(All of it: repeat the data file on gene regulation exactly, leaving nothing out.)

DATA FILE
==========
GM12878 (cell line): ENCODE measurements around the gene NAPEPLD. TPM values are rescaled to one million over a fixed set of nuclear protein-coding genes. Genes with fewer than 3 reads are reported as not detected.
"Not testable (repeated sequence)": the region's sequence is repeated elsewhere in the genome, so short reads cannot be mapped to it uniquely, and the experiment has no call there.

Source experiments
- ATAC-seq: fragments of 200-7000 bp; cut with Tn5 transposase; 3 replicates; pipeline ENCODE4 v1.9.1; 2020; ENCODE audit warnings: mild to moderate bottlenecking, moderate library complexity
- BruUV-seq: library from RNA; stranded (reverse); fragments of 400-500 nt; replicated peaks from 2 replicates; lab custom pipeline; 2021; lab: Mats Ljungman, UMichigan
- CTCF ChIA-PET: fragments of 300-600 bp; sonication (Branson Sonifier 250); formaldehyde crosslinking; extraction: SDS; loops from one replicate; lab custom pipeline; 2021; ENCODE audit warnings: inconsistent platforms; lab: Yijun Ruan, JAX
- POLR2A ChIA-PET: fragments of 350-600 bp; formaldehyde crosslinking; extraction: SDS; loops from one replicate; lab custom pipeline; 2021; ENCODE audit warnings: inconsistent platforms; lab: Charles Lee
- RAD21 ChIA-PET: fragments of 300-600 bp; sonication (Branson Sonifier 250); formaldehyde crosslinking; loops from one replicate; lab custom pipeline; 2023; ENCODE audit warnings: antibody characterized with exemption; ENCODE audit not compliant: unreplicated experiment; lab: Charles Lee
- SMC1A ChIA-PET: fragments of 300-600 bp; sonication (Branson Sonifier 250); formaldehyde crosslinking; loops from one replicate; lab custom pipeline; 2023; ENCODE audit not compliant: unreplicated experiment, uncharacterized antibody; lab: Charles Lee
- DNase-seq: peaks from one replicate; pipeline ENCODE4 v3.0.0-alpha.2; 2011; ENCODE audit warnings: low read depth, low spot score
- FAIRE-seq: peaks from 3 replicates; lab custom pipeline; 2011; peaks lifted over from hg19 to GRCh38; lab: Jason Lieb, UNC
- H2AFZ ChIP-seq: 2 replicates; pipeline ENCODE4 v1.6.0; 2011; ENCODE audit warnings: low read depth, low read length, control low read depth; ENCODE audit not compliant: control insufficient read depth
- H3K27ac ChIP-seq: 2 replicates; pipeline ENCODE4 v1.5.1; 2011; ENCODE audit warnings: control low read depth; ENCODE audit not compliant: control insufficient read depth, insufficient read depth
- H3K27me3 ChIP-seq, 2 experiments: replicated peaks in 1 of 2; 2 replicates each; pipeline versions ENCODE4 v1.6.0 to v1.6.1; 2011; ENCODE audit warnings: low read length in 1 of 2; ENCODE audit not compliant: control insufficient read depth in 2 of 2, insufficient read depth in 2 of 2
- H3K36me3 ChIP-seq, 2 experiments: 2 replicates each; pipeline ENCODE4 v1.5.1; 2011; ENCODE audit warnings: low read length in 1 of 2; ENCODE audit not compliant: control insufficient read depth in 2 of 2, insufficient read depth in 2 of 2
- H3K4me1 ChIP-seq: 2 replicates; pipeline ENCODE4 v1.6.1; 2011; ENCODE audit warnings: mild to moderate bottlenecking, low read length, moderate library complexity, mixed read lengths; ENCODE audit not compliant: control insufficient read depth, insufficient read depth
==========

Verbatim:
GM12878 (cell line): ENCODE measurements around the gene NAPEPLD. TPM values are rescaled to one million over a fixed set of nuclear protein-coding genes. Genes with fewer than 3 reads are reported as not detected.
"Not testable (repeated sequence)": the region's sequence is repeated elsewhere in the genome, so short reads cannot be mapped to it uniquely, and the experiment has no call there.

Source experiments
- ATAC-seq: fragments of 200-7000 bp; cut with Tn5 transposase; 3 replicates; pipeline ENCODE4 v1.9.1; 2020; ENCODE audit warnings: mild to moderate bottlenecking, moderate library complexity
- BruUV-seq: library from RNA; stranded (reverse); fragments of 400-500 nt; replicated peaks from 2 replicates; lab custom pipeline; 2021; lab: Mats Ljungman, UMichigan
- CTCF ChIA-PET: fragments of 300-600 bp; sonication (Branson Sonifier 250); formaldehyde crosslinking; extraction: SDS; loops from one replicate; lab custom pipeline; 2021; ENCODE audit warnings: inconsistent platforms; lab: Yijun Ruan, JAX
- POLR2A ChIA-PET: fragments of 350-600 bp; formaldehyde crosslinking; extraction: SDS; loops from one replicate; lab custom pipeline; 2021; ENCODE audit warnings: inconsistent platforms; lab: Charles Lee
- RAD21 ChIA-PET: fragments of 300-600 bp; sonication (Branson Sonifier 250); formaldehyde crosslinking; loops from one replicate; lab custom pipeline; 2023; ENCODE audit warnings: antibody characterized with exemption; ENCODE audit not compliant: unreplicated experiment; lab: Charles Lee
- SMC1A ChIA-PET: fragments of 300-600 bp; sonication (Branson Sonifier 250); formaldehyde crosslinking; loops from one replicate; lab custom pipeline; 2023; ENCODE audit not compliant: unreplicated experiment, uncharacterized antibody; lab: Charles Lee
- DNase-seq: peaks from one replicate; pipeline ENCODE4 v3.0.0-alpha.2; 2011; ENCODE audit warnings: low read depth, low spot score
- FAIRE-seq: peaks from 3 replicates; lab custom pipeline; 2011; peaks lifted over from hg19 to GRCh38; lab: Jason Lieb, UNC
- H2AFZ ChIP-seq: 2 replicates; pipeline ENCODE4 v1.6.0; 2011; ENCODE audit warnings: low read depth, low read length, control low read depth; ENCODE audit not compliant: control insufficient read depth
- H3K27ac ChIP-seq: 2 replicates; pipeline ENCODE4 v1.5.1; 2011; ENCODE audit warnings: control low read depth; ENCODE audit not compliant: control insufficient read depth, insufficient read depth
- H3K27me3 ChIP-seq, 2 experiments: replicated peaks in 1 of 2; 2 replicates each; pipeline versions ENCODE4 v1.6.0 to v1.6.1; 2011; ENCODE audit warnings: low read length in 1 of 2; ENCODE audit not compliant: control insufficient read depth in 2 of 2, insufficient read depth in 2 of 2
- H3K36me3 ChIP-seq, 2 experiments: 2 replicates each; pipeline ENCODE4 v1.5.1; 2011; ENCODE audit warnings: low read length in 1 of 2; ENCODE audit not compliant: control insufficient read depth in 2 of 2, insufficient read depth in 2 of 2
- H3K4me1 ChIP-seq: 2 replicates; pipeline ENCODE4 v1.6.1; 2011; ENCODE audit warnings: mild to moderate bottlenecking, low read length, moderate library complexity, mixed read lengths; ENCODE audit not compliant: control insufficient read depth, insufficient read depth